The Must-Know Rules a Flight Attendant Swears Will Protect Your Skin While Travelling
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That's because the air at high altitudes has very little moisture, which means it looks for water wherever it can. "Plane cabins are pressurized to simulate a 6,000 to 8,000-foot elevation above Earth, and your blood absorbs less oxygen at those altitudes," explained dermatologist Dendy Engelman, MD. "This can cause dizziness, sleepiness, and lack of mental sharpness. . . as well as dehydrated skin."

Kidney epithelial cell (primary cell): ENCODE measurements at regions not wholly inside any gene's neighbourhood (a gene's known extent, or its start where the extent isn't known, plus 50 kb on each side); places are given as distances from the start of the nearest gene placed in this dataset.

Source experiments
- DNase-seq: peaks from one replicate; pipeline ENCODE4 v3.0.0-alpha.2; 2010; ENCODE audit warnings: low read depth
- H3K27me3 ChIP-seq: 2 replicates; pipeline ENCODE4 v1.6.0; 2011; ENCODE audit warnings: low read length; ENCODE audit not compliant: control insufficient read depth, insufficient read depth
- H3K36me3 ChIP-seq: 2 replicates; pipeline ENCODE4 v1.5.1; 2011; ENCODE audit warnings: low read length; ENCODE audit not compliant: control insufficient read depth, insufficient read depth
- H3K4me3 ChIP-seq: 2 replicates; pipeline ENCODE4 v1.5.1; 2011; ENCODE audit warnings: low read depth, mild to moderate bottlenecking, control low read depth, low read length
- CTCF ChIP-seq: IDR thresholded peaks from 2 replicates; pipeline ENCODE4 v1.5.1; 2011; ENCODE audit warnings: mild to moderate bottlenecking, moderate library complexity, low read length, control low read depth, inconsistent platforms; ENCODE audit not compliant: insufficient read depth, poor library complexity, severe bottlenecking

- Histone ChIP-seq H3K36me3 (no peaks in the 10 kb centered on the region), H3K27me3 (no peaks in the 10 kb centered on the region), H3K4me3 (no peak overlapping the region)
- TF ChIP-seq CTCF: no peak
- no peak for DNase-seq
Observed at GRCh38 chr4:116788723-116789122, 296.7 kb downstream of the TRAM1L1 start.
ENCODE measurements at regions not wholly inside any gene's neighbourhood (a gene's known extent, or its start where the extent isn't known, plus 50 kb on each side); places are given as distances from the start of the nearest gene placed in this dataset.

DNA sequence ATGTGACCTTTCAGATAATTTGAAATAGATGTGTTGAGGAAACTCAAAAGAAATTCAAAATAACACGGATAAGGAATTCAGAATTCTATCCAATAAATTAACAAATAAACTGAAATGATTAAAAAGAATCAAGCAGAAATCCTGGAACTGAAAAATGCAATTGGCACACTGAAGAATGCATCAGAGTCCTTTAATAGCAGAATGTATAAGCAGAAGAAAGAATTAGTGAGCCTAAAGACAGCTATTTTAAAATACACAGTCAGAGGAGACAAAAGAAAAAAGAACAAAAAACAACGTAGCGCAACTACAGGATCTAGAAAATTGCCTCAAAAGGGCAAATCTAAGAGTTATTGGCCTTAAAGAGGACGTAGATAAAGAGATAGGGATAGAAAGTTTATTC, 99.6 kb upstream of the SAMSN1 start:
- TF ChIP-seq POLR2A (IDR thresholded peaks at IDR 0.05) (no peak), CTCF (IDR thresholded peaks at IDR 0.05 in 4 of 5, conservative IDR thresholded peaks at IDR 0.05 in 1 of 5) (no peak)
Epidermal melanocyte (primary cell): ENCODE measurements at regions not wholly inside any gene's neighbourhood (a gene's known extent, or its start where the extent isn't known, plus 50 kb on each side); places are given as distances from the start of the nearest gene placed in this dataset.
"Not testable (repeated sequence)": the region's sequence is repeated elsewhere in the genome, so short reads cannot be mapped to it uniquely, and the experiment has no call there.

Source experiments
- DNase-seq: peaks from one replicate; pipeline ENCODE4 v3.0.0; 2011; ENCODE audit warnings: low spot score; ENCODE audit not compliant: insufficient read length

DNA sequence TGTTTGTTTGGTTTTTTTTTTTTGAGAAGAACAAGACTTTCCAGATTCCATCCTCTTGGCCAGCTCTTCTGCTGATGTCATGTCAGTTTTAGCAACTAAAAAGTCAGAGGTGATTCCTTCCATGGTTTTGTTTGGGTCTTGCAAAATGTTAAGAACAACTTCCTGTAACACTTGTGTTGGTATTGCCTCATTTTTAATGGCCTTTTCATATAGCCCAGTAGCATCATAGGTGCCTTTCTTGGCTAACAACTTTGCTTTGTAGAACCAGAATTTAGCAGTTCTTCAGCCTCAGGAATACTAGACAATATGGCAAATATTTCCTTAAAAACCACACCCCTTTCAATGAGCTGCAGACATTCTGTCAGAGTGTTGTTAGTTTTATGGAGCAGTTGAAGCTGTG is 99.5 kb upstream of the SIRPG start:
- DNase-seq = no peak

Nobody understands the latter better than Chantal Lawrence, a flight attendant for United who bounces from working two international trips to Paris or Brussels, Belgium, one week to six on-call domestic flights the next. "I have dry skin already, but since I've started flying, it has changed," she said. "Due to the dryness in the cabin, if I don't drink enough water, my pores look bigger and my skin gets very dull. The membranes in my nose also tend to dry out, so I keep a warm, moist cloth nearby, which helps when I'm feeling congested."
As for what else, exactly, Lawrence does to stay hydrated before, during, and after a flight? Fasten your seatbelt — we're sharing her secrets.